High school seniors and best friends, Sonny and Duane, live in a dying Texas town. The handsome Duane is dating a local beauty, while Sonny is having an affair with the coach’s wife. As graduation nears and both boys contemplate their futures. Duane eyes the army and Sonny takes over a local business. Each struggles to figure out if he can escape this dead-end town and build a better life somewhere else.
- Sonny Crawford: Timothy Bottoms
- Jacy Farrow: Cybill Shepherd
- Duane Jackson: Jeff Bridges
- Ruth Popper: Cloris Leachman
- Lois Farrow: Ellen Burstyn
- Sam the Lion: Ben Johnson
- Genevieve: Eileen Brennan
- Lester Marlow: Randy Quaid
- Abilene: Clu Gulager
- Billy: Sam Bottoms
- Charlene Duggs: Sharon Ullrick
- Coach Popper: Bill Thurman
- Miss Mosey: Jessie Lee Fulton
- Jimmie Sue: Helena Humann
- Joe Bob Blanton: Barc Doyle
- Bobby Sheen: Gary Brockette
- English teacher: John Hillerman
- Sheriff: Joe Heathcock
- Annie-Annie: Kimberly Hyde
- Chester: Noble Willingham
- Mrs. Clarg: Janice O’Malley
- Sonny’s father: Grover Lewis
- DJ (voice, uncredited): Peter Bogdanovich
- Location Manager: Frank Marshall
- Novel: Larry McMurtry
- Editor: Donn Cambern
- Executive Producer: Bert Schneider
- Unit Production Manager: Don Guest
- Director of Photography: Robert Surtees
- Associate Producer: Harold Schneider
- Producer: Bob Rafelson
- Costume Design: Polly Platt
- Editor: Peter Bogdanovich
- Casting: Ross Brown
- Art Direction: Walter Scott Herndon
- Producer: Stephen J. Friedman
- Assistant Production Design: Vincent M. Cresciman
- Camera Operator: Terry K. Meade
- Construction Coordinator: Ed Shanley
- Wuchak: ***Bleak, trashy B&W drama of life in a fading Texas town in the early 50s with several strong points***
Released in 1971, “The Last Picture Show” is a B&W drama of several teens and adults in a dying Texas town on the windy plains in 1951. Timothy Bottoms, Jeff Bridges and Cybill Shepherd play the main high shoolers while Ben Johnson, Cloris Leachman and Ellen Burstyn appear as the adults. Randy Quaid and Clu Gulager have peripheral roles.
Sam the Lion (Johnson) is the minor mogul of the town, the father figure of several of the boys, who are fatherless in practice, if not reality. Despite wallowing in a dreary pall (which ties-in to the theme), the movie conveys many insights about real life and has some genuine warmth. A couple good examples are when Sam looks at Sonny (Timothy Bottoms) and Duane (Bridges) before they leave for a wild weekend in Mexico or the final scene between Sonny and the coach’s wife (Leachman); Sam’s reflections at “the tank” is another. Furthermore, I respect a movie that has the confidence to take its time without feeling the need to rush to the thrills and titillations.
“The Last Picture Show” is slightly infamous for its sleaze quotient, but it’s interesting what little sex actually goes on in the story; and the quality of some of that sex is dubious, e.g. Duane (Bridges) and Jacy (Cybill). As far as the nude pool party in Wichita Falls goes, it seems that these kids were older than Jacy, except for the little brother swimming in the pool and Lester (Quaid). I’m assuming they were college age; in other words, about 1-4 years older. Regardless, they were the offspring of rich libertines from the Big Oil business in Wichita Falls. Jacy was a rich girl from backwater Nowheresville and wanted to fit in with these bigger city kids.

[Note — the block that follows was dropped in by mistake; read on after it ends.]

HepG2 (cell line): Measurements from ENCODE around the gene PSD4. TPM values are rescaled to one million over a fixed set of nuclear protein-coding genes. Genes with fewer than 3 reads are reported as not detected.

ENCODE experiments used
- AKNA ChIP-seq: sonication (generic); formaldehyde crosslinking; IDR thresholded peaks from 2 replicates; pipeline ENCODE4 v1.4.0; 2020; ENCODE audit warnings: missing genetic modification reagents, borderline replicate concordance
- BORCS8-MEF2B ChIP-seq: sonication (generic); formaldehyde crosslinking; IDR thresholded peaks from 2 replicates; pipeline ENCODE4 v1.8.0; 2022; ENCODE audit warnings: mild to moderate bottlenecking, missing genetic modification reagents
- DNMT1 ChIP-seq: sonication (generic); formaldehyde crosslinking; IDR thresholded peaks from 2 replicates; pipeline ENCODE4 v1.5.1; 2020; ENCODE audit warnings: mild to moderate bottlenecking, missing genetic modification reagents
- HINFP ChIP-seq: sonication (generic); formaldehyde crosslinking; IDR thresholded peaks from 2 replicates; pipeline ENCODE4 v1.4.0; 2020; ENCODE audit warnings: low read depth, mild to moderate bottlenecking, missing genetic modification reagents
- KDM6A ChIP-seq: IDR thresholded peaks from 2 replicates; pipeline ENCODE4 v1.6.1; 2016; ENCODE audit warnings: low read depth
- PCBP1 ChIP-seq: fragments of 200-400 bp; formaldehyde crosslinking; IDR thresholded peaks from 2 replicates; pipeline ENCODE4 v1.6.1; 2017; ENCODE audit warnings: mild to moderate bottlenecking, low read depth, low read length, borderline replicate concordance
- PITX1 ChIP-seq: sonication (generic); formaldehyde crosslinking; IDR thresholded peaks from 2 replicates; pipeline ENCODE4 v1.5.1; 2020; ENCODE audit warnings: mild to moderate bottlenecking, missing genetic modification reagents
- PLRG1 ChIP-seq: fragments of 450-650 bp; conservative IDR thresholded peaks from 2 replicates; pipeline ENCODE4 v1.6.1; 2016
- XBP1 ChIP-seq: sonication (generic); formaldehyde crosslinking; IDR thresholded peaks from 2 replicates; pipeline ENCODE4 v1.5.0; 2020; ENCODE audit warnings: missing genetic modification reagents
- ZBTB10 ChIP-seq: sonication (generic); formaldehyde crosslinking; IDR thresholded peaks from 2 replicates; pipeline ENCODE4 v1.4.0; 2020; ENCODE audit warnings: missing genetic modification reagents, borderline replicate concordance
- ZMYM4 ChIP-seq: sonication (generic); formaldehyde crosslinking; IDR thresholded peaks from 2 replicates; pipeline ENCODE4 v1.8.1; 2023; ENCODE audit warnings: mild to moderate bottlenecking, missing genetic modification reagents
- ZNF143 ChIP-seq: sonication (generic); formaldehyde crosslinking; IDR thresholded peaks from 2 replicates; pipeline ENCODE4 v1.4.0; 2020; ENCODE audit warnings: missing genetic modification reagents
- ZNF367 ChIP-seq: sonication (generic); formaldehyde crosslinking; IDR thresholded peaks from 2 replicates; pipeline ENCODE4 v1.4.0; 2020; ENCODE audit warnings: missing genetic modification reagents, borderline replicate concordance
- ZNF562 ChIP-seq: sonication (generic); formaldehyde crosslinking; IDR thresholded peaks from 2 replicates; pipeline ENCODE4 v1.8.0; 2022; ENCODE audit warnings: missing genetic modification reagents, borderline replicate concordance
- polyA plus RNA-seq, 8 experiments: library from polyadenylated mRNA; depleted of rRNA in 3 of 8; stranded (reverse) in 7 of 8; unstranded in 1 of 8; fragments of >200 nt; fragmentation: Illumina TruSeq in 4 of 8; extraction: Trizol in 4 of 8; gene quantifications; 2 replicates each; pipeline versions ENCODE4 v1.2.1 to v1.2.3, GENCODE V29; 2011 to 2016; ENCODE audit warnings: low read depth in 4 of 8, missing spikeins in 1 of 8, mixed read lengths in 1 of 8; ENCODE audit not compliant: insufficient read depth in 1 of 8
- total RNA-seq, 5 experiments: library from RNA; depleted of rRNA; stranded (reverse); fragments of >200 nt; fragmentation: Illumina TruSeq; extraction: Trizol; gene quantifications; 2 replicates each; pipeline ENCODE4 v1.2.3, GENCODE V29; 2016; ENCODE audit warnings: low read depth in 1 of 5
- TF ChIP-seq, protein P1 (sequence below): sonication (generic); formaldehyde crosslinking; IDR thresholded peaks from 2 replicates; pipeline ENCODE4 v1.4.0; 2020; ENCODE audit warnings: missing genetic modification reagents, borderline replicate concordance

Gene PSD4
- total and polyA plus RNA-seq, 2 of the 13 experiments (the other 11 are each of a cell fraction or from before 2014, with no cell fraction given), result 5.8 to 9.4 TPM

Regarding the realism of the nude swimming, the story takes place in 1951; a mere 18 years later teens were publicly skinny dipping in Woodstock, NY, which is documented in the film of the same name. Do we seriously think a few teens weren’t doing the same thing a mere 18 years earlier? For comparison, it’s 2018 as of this writing. Do we really think teens today are all that different than teens 18 years ago in 2000? Besides, teens on the wild side were skinny dipping in the 1800s, 1700s, 1600s, etc.
At the end of the day, this is a decent adult-oriented drama about the kinetic experimentations & aspirations of youths in the early 50s juxtaposed with the sometimes sad reflections & practices of the adults.
The film runs 1 hour, 58 minutes and was shot in Archer City, Texas, as well as nearby Olney, Holliday and Wichita Falls.
- Peter McGinn: I must have watched this movie a few years after it came out, but I had no specific memory of it, no feeling of deja vu of having seen a scene before. It is a good film in many ways, certainly achieving its apparent goal of portraying a bleak landscape of a dying town.
The dialogue, which I notice since I write novels that feature a lot of dialogue, is excellent, just what you expect from Larry McMurtry. The acting is solid, though a little dreamy and perhaps overdone in places. I like how the camera focuses on faces at times even when nothing is being said.
Because there are so many young men and women characters, there is a lot of sex and obsession about sex. That is the intended audience, I imagine, the young and young at heart.
I liked the imagery I saw in the life blood of a town symbolically blowing away gradually in the ever-present wind. For that reason I wish there had been a tad less sex and more of a focus on the social aspects of a town fading away, taking the dreams of the young with it. But I suppose that would be a different film aimed at a different audience.